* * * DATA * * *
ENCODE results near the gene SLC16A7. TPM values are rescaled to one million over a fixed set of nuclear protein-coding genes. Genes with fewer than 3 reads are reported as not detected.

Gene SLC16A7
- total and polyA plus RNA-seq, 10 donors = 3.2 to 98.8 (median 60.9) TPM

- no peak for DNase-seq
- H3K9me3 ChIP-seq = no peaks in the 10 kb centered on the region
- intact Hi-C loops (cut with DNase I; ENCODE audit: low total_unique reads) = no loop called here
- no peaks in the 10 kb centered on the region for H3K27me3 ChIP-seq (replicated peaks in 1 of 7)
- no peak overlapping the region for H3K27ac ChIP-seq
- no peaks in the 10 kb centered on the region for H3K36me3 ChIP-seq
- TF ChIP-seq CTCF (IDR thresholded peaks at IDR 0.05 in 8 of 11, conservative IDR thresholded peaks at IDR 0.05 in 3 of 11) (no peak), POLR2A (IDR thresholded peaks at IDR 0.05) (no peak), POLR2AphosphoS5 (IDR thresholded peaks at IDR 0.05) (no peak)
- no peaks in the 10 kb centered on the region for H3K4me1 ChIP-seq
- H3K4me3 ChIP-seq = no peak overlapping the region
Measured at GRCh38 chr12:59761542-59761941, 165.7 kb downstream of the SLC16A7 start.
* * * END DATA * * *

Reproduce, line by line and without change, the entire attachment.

ENCODE results near the gene SLC16A7. TPM values are rescaled to one million over a fixed set of nuclear protein-coding genes. Genes with fewer than 3 reads are reported as not detected.

Gene SLC16A7
- total and polyA plus RNA-seq, 10 donors = 3.2 to 98.8 (median 60.9) TPM

- no peak for DNase-seq
- H3K9me3 ChIP-seq = no peaks in the 10 kb centered on the region
- intact Hi-C loops (cut with DNase I; ENCODE audit: low total_unique reads) = no loop called here
- no peaks in the 10 kb centered on the region for H3K27me3 ChIP-seq (replicated peaks in 1 of 7)
- no peak overlapping the region for H3K27ac ChIP-seq
- no peaks in the 10 kb centered on the region for H3K36me3 ChIP-seq
- TF ChIP-seq CTCF (IDR thresholded peaks at IDR 0.05 in 8 of 11, conservative IDR thresholded peaks at IDR 0.05 in 3 of 11) (no peak), POLR2A (IDR thresholded peaks at IDR 0.05) (no peak), POLR2AphosphoS5 (IDR thresholded peaks at IDR 0.05) (no peak)
- no peaks in the 10 kb centered on the region for H3K4me1 ChIP-seq
- H3K4me3 ChIP-seq = no peak overlapping the region
Measured at GRCh38 chr12:59761542-59761941, 165.7 kb downstream of the SLC16A7 start.